My wife tries to perform this same roll when he misbehaves in this regard and he completely disregards her as a dominant figure in his life. He does not allow her to physically or in the capacity of dominant energy have any impact on him. He physically struggles and squirms his way out of her hands and bites at her. She takes him in the backyard to play with the chuckit and he just bites at her hands, winter coat, etc.
Her and I have been talking about her mental state when she's dealing with him. That is, does she believe herself when she's attempting to control him physically or verbally. When she's giving him a command is she asking him or ordering him.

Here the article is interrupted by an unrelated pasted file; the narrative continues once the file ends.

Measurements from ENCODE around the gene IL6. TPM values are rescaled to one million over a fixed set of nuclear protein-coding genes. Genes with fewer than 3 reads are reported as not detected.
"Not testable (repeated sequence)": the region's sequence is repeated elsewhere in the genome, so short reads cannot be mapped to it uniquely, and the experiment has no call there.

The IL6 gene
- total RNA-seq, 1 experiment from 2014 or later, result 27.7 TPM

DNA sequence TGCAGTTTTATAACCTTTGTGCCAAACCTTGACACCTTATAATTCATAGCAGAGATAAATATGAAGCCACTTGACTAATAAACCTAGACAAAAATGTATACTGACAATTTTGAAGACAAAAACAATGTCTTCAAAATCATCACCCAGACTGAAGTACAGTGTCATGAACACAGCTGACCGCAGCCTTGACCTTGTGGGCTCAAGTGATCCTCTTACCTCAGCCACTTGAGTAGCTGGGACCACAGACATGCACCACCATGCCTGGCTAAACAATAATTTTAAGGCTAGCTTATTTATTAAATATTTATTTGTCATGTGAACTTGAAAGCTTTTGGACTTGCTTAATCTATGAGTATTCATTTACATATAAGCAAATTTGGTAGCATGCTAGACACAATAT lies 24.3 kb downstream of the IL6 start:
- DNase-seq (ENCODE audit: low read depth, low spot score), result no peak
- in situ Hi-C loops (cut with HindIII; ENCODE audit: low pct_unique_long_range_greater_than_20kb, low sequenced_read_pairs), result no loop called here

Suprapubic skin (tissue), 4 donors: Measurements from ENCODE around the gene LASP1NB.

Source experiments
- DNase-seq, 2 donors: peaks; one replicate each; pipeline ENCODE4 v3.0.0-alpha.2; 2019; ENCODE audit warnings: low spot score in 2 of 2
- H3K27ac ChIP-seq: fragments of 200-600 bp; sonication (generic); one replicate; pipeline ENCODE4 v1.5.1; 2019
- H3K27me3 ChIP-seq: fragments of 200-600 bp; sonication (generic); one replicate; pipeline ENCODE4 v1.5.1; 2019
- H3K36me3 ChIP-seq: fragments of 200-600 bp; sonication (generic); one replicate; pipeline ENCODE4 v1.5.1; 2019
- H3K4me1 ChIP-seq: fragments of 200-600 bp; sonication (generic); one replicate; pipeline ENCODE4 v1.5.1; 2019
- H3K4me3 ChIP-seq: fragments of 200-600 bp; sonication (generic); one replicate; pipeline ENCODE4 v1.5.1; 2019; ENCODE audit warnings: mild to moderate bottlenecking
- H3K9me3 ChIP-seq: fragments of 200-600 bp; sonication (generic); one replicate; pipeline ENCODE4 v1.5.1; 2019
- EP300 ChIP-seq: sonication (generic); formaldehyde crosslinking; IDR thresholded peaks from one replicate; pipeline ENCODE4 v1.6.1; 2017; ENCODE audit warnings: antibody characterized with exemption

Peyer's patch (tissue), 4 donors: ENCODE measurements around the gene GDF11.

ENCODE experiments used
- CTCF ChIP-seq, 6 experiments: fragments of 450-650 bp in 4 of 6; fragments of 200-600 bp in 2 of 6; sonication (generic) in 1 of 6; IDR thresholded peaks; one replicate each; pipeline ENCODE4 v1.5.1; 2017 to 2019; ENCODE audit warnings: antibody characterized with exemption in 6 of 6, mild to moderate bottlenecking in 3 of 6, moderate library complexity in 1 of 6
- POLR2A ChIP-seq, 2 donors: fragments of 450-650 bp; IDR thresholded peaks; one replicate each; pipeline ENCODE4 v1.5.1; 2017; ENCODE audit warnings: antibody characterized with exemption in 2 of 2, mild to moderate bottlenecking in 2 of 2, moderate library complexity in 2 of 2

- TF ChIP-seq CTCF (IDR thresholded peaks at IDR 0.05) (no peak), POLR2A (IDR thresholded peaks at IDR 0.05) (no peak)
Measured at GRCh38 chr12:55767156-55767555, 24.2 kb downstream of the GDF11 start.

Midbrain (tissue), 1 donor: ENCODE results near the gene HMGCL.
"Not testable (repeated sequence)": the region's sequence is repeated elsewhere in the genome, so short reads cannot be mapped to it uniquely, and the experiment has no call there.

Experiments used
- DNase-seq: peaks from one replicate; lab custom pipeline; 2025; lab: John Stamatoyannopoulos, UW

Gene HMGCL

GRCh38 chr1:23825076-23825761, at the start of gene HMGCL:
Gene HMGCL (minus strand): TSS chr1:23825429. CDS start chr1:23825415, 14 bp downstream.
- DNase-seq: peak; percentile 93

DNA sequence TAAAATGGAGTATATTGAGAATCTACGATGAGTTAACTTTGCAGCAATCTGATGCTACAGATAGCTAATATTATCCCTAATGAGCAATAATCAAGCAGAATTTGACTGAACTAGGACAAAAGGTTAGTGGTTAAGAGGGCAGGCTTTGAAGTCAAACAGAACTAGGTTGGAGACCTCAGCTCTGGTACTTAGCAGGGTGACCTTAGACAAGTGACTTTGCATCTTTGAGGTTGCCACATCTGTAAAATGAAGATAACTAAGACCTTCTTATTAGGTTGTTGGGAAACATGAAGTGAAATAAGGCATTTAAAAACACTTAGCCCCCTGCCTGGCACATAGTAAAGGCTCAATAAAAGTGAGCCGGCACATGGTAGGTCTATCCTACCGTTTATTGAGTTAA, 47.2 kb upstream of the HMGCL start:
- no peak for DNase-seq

This is the first time we've bought a pooch from a breeder, so we really weren't sure what her role was after the transaction was complete. I've stayed in touch with her (breeder), but to a very limited degree. Do most breeders offer post 'sale' support in these regards?
We just started watching the Leerburg videos, and they are very informative. We're realizing some mistakes we've made along the way and are working on those.
Anyhoo, time to take the pooches for a spin. I'll check back here this evening to see if anyone has any ideas.
by BHutch on 26 January 2012 - 04:39